Show contents, with start times:
- Director Spotlight: Jacques Tati (2:00)
- Trivia Question: Sequential Madness (15:24)
- Film Style Spotlight: Modern Westerns (16:28)
- Series Spotlight: Inspector Clouseau (33:01)
- Top 6: Movies About Theater Or Television (52:46)
- How To: Be the Underdog (76:31)
- Closing: Trivia Answer, Farewell (87:03)
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Director Spotlight: Jacques Tati
The famous French actor and director Jacques Tati is known primarily for his films in which he stars as the character Monsieur Hulot. A strange, almost silent character (both in the sense that he does not really speak and that he would seem at home in the world of silent film), Hulot occupies an endlessly clever world built with imaginative design and style by Tati. The films achieve comedy by exploiting the artifice of technology and man-made environments. The first three films of the series are set in the countryside, the suburbs, and the city, respectively, and their humor derives primarily from how quaint and arbitrary human lifestyles can be, especially when viewed from certain perspectives. Tati’s keen eye for perspective, for seeing things from just the right points of reference, is an important component of his wonderful gift of comedy.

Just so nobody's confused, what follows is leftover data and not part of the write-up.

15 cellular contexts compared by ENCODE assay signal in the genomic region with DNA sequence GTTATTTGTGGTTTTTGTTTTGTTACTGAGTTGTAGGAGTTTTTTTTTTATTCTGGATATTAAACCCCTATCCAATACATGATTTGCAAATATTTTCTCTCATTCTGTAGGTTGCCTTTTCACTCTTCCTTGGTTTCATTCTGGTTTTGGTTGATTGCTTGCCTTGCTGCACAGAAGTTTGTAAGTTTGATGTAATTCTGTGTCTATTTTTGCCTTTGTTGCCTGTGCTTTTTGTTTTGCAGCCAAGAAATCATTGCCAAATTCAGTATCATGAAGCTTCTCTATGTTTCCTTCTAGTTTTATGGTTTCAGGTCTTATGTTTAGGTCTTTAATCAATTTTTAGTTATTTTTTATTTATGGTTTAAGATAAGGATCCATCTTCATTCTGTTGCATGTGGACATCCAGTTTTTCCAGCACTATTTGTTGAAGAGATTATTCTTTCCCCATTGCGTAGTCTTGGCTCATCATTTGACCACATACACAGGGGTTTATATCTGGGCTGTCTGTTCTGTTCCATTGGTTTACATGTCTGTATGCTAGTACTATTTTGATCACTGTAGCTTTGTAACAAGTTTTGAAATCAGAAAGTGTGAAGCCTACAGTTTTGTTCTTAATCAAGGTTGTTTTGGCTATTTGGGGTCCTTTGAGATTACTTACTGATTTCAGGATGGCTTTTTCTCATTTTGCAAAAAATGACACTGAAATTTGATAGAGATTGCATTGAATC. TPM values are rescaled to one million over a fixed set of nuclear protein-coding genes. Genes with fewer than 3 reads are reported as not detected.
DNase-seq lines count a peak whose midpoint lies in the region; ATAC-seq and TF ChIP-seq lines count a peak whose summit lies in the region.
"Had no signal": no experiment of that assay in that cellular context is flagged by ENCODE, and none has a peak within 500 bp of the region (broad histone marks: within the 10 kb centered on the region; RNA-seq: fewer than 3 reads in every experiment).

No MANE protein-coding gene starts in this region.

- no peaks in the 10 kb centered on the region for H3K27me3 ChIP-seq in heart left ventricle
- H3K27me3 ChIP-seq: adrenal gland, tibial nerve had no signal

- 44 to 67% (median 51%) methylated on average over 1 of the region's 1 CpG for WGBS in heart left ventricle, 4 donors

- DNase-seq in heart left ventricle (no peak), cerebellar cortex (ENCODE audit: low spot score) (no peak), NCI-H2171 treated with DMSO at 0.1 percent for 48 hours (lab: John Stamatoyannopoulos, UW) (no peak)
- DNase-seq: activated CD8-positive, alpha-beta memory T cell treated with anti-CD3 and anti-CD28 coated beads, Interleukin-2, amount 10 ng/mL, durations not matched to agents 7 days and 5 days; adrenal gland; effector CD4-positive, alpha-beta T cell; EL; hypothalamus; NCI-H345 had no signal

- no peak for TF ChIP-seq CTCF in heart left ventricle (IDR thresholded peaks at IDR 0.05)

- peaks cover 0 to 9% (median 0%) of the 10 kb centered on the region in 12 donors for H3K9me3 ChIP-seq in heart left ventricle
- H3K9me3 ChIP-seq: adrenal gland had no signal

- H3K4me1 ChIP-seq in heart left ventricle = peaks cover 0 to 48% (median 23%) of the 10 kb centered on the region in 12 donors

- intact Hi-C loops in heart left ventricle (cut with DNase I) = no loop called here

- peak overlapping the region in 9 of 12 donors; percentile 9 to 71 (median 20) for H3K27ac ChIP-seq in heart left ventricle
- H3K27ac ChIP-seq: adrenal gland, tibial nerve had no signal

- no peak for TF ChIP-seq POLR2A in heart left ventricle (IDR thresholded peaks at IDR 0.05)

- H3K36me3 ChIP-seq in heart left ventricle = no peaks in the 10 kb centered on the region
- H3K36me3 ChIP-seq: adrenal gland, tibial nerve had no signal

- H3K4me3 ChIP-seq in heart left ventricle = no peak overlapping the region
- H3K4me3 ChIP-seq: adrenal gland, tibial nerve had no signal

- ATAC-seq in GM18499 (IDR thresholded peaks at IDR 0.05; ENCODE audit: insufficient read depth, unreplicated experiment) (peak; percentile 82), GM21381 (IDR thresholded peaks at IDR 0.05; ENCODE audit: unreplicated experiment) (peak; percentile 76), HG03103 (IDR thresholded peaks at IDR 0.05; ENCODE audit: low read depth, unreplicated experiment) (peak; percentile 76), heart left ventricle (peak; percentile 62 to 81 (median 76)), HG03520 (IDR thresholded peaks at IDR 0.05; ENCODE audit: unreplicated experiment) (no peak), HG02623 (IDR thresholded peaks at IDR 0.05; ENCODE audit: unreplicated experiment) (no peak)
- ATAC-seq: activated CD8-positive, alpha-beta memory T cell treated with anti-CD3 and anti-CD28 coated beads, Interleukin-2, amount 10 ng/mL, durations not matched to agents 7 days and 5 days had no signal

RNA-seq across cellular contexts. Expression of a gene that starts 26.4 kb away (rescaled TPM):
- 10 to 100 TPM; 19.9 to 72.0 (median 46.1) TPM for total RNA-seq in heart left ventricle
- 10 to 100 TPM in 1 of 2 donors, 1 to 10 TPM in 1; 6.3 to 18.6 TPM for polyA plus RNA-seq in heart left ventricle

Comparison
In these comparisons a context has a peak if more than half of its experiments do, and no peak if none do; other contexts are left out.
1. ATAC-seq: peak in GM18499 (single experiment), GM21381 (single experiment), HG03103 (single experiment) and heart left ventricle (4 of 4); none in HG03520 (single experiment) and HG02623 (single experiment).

The M. Hulot films:
- Monsieur Hulot’s Holiday (1953)
- Mon Oncle (1958)
- Playtime (1967)
- Evening Classes (1967) [short film]
- Traffic (1971)
Trivia Question: Sequential Madness
One, two, three: It’s not a question so much as a challenge to see if you can come up with a list of movies that have numbers in their titles (sequel numbering not allowed). How high can you go? Can you beat Stephen’s score? What about Sam’s?
Film Style Spotlight: Modern Westerns
The modern western is a darker take on the classic setting. Where the classic western used the frontier to explore themes like heroism and the stabilizing influence of civilization, the modern west is often a place where evil runs rampant and redemption is hard to find. A good place to start a study of this movement is with the films of Sergio Leone, whose “Man With No Name” trilogy begins with 1964’s A Fistful of Dollars.